The American Association for the Study of Liver Disease (AASLD), the American College of Gastroenterology (ACG), the American Gastroenterological Association (AGA), and the American Society for Gastrointestinal Endoscopy (ASGE) established a pro- NAPS front, in strong disagreement with the American Society of Anaesthesiology (ASA). The governing boards of these four Societies released a position statement about NAPS for GI endoscopy. Their joint statement endorsed an evidence-based assessment on the safety, efficacy and cost-effectiveness of NAPS for GI endoscopy. The Sedation Task Force in charge for this duty was chaired by Cohen LB and included representatives from each of the four societies. Its final document, approved by the governing boards of the four societies, concluded that NAPS was comparable to standard sedation with benzodiazepines and opioids with respect to sedation efficacy and safety profile. The document was published jointly in 2009 in Gastrointestinal Endoscopy [23], American Journal of Gastroenterology [24], Gastroenterology [25] and Hepatology [26].

The resulting guidelines stated that, even for operative procedures, NAPS is more cost-effective than standard sedation and that anesthesiologist-administered sedation for healthy, low-risk patients undergoing routine GI endoscopy results in higher costs with no proven benefit with respect to patient safety or procedural efficacy.

In the December 2010 issue of the European Journal of Anaesthesiology an evidence- and consensus-based set of guidelines on NAPS for GI endoscopy was published [27]. This document was the result of a collaborative effort from the governing boards of the ESGE, the European Society of Gastroenterology and Endoscopy Nurses and Associates (ESGENA) together with the European Society of Anesthesiology (ESA). These three societies together endorsed the guidelines that were concurrently published in Endoscopy [28].

This document fuelled a bitter debate in Europe and, due to the strong opposition from 21 European National Anesthesia Societies [29], the ESA retracted its endorsement [30]. On behalf of the NAPS task force, J.M. Dumonceau strongly took position against this retraction, and stated that, in absence of any new scientific evidence against the published guidelines, the European Gastroenterological Societies continued to endorse them [31]. In a recent editorial [32] the same Author surmised that, despite scientific evidence supporting the use of NAPS, the major obstacles to its expansion are the enormous financial incentives derived from anesthesiologist-assisted endoscopic procedures and the institutional control maintained by anaesthesiologists over sedation policies.

Commenting on the opposition document of the 21 Anesthesia Societies [33] C. Werner stated: The denial of the petition of the American College of Gastroenterology by the US Food and Drug Administration (FDA) cannot be regarded as prohibiting propofol use by non-anesthesiologist. Instead, it refers to the need for implementation of quality structures and standard within the setting of propofol sedation, which was precisely the aim of the European Society of Anaesthesiology endorsement. The framework provided by the guideline is clearly intended to improve the quality of patient care in countries where non-anesthesiologist administers sedation and analgesia". This topic inspired the joint publication of a multisociety sedation curriculum for GI endoscopy in Gastroenterology, American Journal of Gastroenterology, Gastrointestinal Endoscopy, and Hepatology and on the Society of Gastroenterology Nurses and Associates website [34-38].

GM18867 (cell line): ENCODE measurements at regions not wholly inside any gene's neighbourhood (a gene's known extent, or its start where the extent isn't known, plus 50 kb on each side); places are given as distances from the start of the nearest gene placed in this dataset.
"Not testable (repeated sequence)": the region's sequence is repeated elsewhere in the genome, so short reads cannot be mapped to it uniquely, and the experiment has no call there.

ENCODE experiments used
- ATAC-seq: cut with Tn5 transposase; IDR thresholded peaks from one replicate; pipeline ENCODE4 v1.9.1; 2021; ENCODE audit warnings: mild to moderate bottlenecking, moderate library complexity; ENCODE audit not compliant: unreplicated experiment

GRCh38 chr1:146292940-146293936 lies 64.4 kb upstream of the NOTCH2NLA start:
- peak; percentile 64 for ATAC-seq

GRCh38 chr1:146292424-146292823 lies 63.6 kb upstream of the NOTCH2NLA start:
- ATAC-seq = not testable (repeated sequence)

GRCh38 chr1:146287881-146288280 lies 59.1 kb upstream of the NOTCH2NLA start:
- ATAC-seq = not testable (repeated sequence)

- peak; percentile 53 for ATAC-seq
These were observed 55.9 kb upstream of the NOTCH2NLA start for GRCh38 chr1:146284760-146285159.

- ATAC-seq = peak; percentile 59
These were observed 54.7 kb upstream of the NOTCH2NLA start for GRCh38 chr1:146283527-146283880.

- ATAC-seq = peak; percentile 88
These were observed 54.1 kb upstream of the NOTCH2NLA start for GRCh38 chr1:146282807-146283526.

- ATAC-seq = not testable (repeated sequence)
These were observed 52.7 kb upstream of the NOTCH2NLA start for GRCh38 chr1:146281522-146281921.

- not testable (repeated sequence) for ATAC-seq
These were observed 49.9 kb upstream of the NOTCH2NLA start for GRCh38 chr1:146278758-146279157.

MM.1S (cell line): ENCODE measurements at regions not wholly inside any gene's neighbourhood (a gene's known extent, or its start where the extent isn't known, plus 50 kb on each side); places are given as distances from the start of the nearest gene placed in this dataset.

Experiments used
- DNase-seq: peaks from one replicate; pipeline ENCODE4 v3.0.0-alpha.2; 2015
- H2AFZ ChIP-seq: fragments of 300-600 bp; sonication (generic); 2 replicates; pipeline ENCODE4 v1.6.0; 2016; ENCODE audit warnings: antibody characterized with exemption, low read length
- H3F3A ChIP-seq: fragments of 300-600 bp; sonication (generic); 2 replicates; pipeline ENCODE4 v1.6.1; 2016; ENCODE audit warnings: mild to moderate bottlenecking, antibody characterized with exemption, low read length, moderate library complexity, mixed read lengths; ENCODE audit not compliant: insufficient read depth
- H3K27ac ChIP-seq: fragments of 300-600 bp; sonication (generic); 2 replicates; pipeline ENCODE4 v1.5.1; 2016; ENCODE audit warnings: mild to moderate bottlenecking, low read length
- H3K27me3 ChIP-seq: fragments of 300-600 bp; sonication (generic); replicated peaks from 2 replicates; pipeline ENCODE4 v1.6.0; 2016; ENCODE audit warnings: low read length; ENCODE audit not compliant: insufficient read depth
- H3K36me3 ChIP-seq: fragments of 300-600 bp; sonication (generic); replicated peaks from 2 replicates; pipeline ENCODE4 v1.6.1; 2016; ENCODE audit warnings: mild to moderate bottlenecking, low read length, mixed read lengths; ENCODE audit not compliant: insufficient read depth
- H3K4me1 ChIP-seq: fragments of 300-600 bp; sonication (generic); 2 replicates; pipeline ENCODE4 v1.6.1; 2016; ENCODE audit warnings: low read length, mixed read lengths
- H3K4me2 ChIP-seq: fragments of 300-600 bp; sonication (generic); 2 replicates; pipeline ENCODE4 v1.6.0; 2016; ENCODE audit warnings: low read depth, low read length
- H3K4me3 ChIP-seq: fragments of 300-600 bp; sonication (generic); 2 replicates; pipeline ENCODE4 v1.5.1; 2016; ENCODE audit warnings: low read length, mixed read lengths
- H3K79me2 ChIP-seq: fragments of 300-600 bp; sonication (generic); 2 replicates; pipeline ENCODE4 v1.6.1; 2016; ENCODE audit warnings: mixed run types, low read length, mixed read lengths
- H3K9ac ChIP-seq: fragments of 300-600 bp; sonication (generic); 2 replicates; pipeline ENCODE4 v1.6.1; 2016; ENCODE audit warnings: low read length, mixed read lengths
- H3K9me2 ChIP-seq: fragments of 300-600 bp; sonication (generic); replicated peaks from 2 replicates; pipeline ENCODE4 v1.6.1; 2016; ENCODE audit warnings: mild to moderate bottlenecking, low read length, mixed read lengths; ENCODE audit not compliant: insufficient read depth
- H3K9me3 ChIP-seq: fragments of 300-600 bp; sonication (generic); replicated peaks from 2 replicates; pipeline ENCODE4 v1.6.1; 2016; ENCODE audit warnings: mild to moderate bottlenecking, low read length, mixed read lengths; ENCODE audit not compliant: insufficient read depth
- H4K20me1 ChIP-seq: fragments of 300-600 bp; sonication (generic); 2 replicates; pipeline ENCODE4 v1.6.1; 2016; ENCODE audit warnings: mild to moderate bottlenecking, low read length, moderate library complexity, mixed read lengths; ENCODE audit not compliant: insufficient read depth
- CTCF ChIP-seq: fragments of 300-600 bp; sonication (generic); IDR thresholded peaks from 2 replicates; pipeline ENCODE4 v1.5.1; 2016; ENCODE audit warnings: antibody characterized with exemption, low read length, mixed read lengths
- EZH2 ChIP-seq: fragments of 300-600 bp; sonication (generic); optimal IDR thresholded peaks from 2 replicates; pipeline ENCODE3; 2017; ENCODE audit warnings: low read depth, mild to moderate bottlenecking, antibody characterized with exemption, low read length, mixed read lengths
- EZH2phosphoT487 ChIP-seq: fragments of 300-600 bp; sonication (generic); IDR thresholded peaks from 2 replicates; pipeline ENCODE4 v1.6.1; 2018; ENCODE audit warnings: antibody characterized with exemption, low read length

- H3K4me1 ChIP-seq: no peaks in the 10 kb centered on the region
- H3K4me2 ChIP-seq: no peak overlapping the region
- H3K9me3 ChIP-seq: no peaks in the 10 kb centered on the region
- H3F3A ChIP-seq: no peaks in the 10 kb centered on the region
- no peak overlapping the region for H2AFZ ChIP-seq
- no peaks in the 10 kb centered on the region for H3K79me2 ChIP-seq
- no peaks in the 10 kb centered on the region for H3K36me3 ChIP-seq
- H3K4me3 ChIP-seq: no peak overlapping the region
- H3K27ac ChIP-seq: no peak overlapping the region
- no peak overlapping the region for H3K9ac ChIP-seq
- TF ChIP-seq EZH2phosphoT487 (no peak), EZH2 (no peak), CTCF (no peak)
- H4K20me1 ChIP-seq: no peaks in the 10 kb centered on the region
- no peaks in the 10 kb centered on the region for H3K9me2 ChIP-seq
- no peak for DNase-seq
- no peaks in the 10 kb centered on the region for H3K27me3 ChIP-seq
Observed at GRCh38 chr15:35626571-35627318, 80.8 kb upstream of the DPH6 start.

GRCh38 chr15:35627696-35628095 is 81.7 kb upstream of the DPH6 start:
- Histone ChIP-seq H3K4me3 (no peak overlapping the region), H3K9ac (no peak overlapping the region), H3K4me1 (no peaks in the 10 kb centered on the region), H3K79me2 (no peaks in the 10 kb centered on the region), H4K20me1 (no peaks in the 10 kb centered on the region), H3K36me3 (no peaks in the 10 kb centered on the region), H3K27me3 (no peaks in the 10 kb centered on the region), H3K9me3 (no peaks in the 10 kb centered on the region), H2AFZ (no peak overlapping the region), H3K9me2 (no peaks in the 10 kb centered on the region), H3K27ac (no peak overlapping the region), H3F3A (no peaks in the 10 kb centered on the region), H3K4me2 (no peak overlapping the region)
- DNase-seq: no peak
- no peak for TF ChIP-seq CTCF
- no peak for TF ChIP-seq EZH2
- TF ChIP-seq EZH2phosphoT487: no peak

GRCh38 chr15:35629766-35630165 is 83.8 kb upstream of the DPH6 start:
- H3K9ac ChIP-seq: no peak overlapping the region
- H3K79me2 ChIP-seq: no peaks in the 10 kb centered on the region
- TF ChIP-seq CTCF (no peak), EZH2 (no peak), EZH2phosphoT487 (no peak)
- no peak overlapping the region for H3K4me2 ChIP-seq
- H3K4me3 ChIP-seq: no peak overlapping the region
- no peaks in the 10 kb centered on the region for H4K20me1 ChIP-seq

In Europe a sedation curriculum has been subsequently published, based on the consensus of gastroenterologists, anaesthesiologists and nurses who have previous been involved in the development of NAPS guidelines for GI endoscopy. The multi-society European curriculum for sedation training was jointly approved and published as position statement by the ESGE and ESGENA [39].

The ensuing divergence among European Anesthesiologists has been stigmatized by Werner C. at al. in a invited commentary in the European Journal of Anaesthesiology: "Whereas one group opposes the guideline through perceived lack of scientific validity and apparent abandonment of anaesthesiologists interest, the other views the approach as an enhancement of safety standards, particularly for those countries currently providing care below the required level. The diverse position among ESA members reflect the different medical practice, reimbursement policies and political leaning within individual countries", and even more:" anestehesiologists in every European nation have a unique opportunity to show leadership in shaping the practice of procedural sedation practitioners. Using our influence and expertise to create the right conditions for skilled sedation can only enhance the quality and safety of sedation practice throughout Europe. It would be unfortunate if fundamentalism and populism were to weaken our position as a profession" [33].

Legal Issues